7 Tips for Interviewing at a Tech Startup in Japan

With the rise of foreign-based tech startups and incubators emerging in Tokyo (don’t forget Fukuoka), we’re seeing an increase in motivation to take risk and break through Japan’s lifetime employment model. You want to be part of something that is changing the way people live their lives, but preparing for an interview can seem daunting. Imagine this scenario: You are applying to an innovative company entering Japan that has yet to establish a physical office in Tokyo. They provide no written job description and require you to do all interviews in English via Skype with their San Francisco office.

Piece of cake, right?

Here is our solution: Cut the tie, load up your Spritz and check out some of these top tips that we’ve picked up over the past few years.

1) Download the app. We’re surprised by the number of candidates who show up to an interview for a mobile-platform based application/internet-based company but have never actually used the product. This should be step #1. It doesn’t matter what position you are applying for—whether you are an entry level or a senior director, you need to understand the product. Give yourself time to play around with the service, but don’t stop there — ask detailed questions. How can you improve the user interface (UI)? How do they monetize/make money? What is their business model? How do they differentiate? Who are their competitors? If they’re in e-commerce, for example, purchase one of their products online and take notes on the shipping process and customer experience. This will allow you to formulate more detailed questions and demonstrate you’ve put a lot of thought into the business and are genuinely excited.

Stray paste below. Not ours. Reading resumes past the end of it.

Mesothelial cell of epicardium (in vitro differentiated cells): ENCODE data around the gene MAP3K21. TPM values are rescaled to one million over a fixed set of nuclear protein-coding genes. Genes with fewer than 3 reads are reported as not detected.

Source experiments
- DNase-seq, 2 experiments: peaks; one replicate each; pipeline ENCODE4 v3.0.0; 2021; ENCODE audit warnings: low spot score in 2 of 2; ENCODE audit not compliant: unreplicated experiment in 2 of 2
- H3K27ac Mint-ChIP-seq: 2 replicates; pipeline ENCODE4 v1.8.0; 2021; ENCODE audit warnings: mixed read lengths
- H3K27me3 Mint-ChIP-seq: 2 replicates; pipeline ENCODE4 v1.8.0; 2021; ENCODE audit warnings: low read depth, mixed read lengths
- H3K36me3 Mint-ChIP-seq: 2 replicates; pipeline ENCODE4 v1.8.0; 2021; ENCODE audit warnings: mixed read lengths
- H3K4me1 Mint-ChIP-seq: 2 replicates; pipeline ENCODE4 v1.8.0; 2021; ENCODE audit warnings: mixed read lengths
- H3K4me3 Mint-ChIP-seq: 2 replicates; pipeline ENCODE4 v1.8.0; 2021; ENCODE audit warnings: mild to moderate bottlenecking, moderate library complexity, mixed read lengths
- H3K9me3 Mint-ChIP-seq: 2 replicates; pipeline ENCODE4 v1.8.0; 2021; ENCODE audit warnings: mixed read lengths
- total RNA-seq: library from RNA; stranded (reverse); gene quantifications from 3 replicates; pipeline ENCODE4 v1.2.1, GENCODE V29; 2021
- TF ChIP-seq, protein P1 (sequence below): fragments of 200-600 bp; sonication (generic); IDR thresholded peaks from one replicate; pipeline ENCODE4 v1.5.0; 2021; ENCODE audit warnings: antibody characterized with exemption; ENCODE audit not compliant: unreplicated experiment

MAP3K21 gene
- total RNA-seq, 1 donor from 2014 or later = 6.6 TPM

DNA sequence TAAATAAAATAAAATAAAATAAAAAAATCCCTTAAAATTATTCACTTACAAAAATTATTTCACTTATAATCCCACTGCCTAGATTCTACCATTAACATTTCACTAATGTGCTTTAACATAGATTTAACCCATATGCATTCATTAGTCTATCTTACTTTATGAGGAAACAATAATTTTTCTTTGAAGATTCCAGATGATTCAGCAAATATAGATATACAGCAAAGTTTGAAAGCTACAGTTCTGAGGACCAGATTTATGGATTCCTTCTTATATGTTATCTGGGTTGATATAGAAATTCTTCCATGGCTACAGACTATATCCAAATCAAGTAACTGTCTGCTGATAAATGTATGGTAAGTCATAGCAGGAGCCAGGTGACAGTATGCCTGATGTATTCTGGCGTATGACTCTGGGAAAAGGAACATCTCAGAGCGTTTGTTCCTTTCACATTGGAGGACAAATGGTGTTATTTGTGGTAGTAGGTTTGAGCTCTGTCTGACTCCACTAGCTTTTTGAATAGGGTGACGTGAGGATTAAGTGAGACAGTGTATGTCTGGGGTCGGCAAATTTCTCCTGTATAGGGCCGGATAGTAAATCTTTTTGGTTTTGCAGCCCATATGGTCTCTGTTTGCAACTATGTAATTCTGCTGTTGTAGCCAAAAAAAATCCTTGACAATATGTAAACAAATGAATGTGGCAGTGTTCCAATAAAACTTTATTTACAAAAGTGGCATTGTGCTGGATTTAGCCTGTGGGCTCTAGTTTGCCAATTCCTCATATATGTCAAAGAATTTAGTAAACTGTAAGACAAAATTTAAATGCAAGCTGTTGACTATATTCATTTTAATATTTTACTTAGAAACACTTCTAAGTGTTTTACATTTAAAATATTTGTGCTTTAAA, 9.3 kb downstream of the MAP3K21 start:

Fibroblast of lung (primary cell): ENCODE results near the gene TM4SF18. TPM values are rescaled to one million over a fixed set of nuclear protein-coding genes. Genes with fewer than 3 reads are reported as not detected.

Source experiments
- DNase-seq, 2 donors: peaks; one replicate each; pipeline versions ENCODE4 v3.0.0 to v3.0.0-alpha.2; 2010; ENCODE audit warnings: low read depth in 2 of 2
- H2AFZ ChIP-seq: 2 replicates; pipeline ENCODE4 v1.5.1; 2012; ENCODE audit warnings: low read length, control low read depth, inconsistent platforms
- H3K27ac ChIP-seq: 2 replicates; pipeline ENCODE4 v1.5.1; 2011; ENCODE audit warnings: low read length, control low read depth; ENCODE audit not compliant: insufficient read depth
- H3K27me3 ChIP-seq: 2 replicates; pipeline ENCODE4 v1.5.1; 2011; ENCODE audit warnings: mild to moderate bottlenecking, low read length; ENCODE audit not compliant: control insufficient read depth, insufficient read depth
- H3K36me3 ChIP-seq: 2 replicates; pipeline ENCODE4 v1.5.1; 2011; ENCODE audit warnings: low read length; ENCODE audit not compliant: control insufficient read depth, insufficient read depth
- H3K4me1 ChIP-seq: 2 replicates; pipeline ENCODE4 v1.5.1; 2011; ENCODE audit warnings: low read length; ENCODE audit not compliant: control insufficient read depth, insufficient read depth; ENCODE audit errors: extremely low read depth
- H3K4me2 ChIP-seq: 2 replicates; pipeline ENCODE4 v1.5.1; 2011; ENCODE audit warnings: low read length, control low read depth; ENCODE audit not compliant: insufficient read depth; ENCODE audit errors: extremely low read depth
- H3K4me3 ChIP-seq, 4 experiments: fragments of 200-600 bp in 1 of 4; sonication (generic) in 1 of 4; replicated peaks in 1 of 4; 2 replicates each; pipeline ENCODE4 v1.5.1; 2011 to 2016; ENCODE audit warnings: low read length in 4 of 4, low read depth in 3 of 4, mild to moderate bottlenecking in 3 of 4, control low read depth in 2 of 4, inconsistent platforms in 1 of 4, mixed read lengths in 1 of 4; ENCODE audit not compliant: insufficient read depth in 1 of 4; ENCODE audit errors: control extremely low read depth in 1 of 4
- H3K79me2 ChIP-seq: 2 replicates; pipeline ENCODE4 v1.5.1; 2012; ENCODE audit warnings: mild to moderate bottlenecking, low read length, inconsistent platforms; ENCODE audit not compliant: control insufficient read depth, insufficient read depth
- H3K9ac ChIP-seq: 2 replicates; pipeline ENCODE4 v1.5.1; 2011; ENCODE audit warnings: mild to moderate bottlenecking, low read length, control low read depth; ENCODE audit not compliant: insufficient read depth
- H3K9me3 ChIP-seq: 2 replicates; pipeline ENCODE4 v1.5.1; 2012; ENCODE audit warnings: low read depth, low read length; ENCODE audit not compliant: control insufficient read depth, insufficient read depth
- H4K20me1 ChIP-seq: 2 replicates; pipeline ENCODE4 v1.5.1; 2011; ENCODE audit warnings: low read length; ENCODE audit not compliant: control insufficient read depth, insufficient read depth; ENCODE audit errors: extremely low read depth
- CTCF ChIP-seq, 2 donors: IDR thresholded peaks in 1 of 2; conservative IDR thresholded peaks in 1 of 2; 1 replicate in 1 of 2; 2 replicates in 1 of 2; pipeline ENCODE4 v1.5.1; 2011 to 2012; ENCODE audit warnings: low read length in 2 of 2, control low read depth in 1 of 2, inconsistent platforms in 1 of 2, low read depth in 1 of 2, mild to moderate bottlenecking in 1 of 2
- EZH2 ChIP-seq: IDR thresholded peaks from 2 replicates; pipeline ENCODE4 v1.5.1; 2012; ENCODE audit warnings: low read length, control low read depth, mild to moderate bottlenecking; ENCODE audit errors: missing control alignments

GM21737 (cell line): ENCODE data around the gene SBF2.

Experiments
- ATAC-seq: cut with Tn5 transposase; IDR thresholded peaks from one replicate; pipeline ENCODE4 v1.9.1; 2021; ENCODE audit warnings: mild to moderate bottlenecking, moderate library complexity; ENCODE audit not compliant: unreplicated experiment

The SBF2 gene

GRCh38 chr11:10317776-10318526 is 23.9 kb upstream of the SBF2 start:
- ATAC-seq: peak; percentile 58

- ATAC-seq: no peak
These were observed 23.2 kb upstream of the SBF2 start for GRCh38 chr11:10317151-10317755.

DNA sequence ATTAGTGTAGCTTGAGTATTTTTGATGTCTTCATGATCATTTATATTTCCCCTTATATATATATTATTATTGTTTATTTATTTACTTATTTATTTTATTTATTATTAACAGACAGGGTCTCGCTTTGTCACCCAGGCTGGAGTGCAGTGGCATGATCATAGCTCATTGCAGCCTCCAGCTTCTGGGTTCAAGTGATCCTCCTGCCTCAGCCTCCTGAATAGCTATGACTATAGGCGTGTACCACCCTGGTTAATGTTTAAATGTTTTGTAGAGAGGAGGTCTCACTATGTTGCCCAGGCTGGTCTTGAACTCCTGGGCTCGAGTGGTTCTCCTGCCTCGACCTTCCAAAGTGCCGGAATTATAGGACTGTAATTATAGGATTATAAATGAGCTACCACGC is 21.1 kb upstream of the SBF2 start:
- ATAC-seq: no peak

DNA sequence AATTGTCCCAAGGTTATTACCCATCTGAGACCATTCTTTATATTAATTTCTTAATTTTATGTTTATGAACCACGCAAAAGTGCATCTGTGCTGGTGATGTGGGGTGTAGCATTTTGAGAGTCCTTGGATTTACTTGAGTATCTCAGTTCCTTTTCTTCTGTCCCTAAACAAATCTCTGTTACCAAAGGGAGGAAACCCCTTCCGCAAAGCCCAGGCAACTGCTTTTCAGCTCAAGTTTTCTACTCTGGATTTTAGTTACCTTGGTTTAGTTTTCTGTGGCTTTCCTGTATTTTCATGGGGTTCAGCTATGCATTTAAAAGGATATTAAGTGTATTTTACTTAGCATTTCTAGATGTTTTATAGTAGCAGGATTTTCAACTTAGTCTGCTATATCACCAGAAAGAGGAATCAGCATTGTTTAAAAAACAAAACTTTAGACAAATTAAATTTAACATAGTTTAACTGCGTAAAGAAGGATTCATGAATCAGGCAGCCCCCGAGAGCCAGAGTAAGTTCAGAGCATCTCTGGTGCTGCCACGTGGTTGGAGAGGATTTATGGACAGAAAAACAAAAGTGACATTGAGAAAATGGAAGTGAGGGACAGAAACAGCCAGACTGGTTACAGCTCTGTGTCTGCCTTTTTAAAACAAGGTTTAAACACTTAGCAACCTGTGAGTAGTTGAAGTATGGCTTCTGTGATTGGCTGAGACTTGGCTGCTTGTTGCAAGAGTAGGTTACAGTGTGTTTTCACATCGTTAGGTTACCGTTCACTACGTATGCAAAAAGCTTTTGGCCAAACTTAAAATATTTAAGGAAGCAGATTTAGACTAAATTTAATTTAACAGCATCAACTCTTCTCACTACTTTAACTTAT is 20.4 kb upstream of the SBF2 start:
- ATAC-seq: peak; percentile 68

2) Job description — What job description? Many startup companies do not provide job descriptions. Why not? Startups don’t always have a concrete HR process — there are few established functions at this early stage. When we meet with startup founders to discuss hiring needs, CEO’s tell us to “find us a superstar” or that “we need good people on the team.” The candidates they meet mold their perception of a desirable fit. Since there might not be an exact image of what an ideal profile would look like, this gives you a very big advantage. Therefore, if you have a vision of how you can use your skills to help grow the business, then you probably fit the requirements. While you are not matching yourself to a job description, you still have to proactively demonstrate your relevant skills and express why you’re a good fit for their organization.